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Posted on 25-Jan-2019 Comments  0

Essar Bidding

Why the government is right in preventing promoters from bidding?


The Essar Steel case is taking an interesting turn. The promoters have come up with the highest bid for the assets of Essar Steel after the Arcelor bid was accepted and finalized by the NCLT. The bankers will obviously be interested in a higher bid as is evident from the keenness shown by SBI. What is the road ahead for Essar Steel?

Ruias want to better Arcelor

Based on the NCLT bids, Arcelor Mittal emerged as the highest bidder for Essar Steel at Rs.42,000 crore Against a total outstanding loan of Rs.53,000 crore, that still leaves some room for a hair cut on the total price. However, the twist came when the Ruias, promoters of Essar Steel, agreed to bid for the assets at a price of Rs.53,000 crore. The Ruias contended that with their bid, they would be able to fully pay the financial creditors like the banks and also the operational creditors. Speaking at the World Economic Forum in Davos, Aditya Mittal of the Arcelor Mittal group called it delaying tactics by the Ruias. His question was that if the promoters really had the capability to pay the full sum then why Essar Steel should have gone into bankruptcy in the first place. The final decision has to be taken by 31st of January and it will not only be interesting but also set a precedent for any such cases in future. To understand this case, we also need to understand the SC decision today quashing a petition to change the Bankruptcy Code.

Background to the SC verdict

As per the original regulations of NCLT, promoters and promoter groups are barred from bidding for the assets under NCLT. That is why Essar Steel had opted to go out of the NCLT and work out the deal privately. There was a petition filed in the Supreme Court raising questions over the fairness and equity of not permitting promoters in the bidding process. The SC decision today, quashing the petition, virtually sets the debate to rest. In the Essar case and in future such cases, the promoter will not be allowed to bid for the assets.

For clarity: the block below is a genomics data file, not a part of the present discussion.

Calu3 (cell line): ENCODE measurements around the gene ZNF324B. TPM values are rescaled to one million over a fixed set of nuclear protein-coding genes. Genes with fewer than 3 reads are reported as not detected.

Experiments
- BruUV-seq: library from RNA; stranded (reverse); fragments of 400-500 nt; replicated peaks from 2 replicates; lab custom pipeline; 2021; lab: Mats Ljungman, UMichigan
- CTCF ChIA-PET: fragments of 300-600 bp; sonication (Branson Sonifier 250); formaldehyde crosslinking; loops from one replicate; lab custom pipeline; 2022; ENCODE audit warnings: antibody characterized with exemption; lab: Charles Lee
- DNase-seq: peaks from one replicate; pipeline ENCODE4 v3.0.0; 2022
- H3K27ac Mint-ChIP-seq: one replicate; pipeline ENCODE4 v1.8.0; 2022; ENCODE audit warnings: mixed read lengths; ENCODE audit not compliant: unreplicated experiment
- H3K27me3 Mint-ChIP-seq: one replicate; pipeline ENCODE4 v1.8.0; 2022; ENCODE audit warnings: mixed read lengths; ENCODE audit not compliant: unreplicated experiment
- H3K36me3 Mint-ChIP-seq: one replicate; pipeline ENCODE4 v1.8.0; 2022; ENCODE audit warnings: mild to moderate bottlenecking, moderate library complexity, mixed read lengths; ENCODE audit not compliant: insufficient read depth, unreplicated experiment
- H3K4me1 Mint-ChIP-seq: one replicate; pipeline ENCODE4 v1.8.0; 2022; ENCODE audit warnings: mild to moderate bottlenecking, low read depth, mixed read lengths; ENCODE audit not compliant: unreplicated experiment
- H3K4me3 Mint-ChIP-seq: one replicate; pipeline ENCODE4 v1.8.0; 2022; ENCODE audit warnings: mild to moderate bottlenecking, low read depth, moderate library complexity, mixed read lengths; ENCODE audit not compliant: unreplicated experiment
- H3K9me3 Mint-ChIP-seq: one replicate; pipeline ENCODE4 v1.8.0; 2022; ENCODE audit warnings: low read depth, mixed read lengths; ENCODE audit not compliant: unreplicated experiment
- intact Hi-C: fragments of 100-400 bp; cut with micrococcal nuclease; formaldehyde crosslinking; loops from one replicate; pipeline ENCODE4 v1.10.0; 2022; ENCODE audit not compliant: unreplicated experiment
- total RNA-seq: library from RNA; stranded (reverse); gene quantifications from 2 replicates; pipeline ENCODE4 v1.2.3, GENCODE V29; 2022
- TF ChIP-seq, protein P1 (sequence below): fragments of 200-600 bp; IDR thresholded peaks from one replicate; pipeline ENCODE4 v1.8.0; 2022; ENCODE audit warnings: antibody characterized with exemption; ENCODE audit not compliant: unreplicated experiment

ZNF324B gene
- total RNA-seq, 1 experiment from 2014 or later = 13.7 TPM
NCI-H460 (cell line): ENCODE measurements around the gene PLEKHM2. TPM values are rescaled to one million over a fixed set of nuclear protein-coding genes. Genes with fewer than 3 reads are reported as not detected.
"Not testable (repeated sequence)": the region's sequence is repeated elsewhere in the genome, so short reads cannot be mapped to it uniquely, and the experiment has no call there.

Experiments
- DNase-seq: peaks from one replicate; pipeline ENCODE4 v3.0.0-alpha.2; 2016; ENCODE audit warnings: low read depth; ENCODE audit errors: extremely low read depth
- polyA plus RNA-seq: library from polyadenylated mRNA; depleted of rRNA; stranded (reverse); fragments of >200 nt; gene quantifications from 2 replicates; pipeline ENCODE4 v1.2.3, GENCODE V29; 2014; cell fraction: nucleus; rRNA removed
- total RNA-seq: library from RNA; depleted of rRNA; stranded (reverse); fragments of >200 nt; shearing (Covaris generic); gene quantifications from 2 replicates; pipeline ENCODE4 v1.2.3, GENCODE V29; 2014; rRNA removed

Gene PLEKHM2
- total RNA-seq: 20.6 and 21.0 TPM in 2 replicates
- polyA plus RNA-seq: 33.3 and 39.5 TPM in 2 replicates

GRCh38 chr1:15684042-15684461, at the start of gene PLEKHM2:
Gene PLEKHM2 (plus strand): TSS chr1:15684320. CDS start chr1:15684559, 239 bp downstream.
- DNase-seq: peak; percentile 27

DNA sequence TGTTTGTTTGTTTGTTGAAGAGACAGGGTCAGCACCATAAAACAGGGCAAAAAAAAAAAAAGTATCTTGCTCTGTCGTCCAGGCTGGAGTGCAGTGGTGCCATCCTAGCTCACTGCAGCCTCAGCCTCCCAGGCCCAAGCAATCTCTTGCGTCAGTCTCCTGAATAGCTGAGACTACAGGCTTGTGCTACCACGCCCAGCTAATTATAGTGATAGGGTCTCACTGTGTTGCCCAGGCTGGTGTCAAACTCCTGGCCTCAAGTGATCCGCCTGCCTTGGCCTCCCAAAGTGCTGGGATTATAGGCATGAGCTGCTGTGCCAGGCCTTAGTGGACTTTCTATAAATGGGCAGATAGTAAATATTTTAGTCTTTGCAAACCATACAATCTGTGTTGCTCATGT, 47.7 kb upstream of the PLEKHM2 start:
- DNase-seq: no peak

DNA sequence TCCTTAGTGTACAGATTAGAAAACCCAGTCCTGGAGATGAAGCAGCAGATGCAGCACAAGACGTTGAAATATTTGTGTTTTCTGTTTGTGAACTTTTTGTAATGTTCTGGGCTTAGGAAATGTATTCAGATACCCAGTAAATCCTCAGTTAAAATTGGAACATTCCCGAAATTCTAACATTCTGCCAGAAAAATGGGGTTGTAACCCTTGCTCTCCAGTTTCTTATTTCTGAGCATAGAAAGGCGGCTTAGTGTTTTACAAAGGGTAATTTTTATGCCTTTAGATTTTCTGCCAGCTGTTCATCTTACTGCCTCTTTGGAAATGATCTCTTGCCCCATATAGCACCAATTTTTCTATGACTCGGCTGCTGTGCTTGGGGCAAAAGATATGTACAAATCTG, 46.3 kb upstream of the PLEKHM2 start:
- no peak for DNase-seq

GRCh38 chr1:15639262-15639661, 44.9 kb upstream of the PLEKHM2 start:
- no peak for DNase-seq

Why this is the right path

In a way, the SC decision has hit the nail on the head. Allowing promoters to bid is an invitation to promoters to buy back their own assets at a lower price and putting the burden on the banks. That has to be barred in the interest of equity. Secondly, promoters may also try to create dummy bids by related parties so as to continue to retain control over the company even after their exit. Thirdly, as Aditya Mittal rightly pointed out, if the promoter had the capacity to bid and the intent to repay the loan, then the company would not have gone into bankruptcy in the first place. Lastly, the NCLT is a great idea to put pressure on unscrupulous business owners. Diluting the NCLT will not serve the basic idea of the Bankruptcy Code. The SC is bang on target!


February Policy

Will the RBI shift its monetary stance to neutral?


A recent survey by Reuters had pointed out that while the RBI may not cut rates in February, there was a strong chance of the RBI changing its stance. In the December policy, the RBI had chosen to maintain the monetary stance at hawkish despite maintaining status quo on rates. However, it is expected that the RBI could shift its stance to neutral in this policy. What could this decision predicate on?

Watch the Fed move

An important cue for the RBI will be the US Fed policy, The Fed monetary policy will be announced on January 30th and that gives the RBI enough time to mull its strategic choices based on the Fed outcome. The CME Fed Watch Tool is almost assigning a 100% probability to status quo on Fed rates. If the language of Jerome Powell is also dovish, then the RBI may have an incentive to adopt a dovish tone. The Fed has some real problems on hand. The trade war with China is showing no signs of receding and that is likely to hit growth. China has already given lower growth guidance and the IMF believes that US growth could also falter by 20 to 30 bps in the coming year. In these conditions, the Fed may not have a real appetite for any further rate hikes. The Fed will also worry that another rate hike will make the dollar stronger and do greater disservice to American exports. Fed is most likely to maintain status quo on rates and also talk dovish.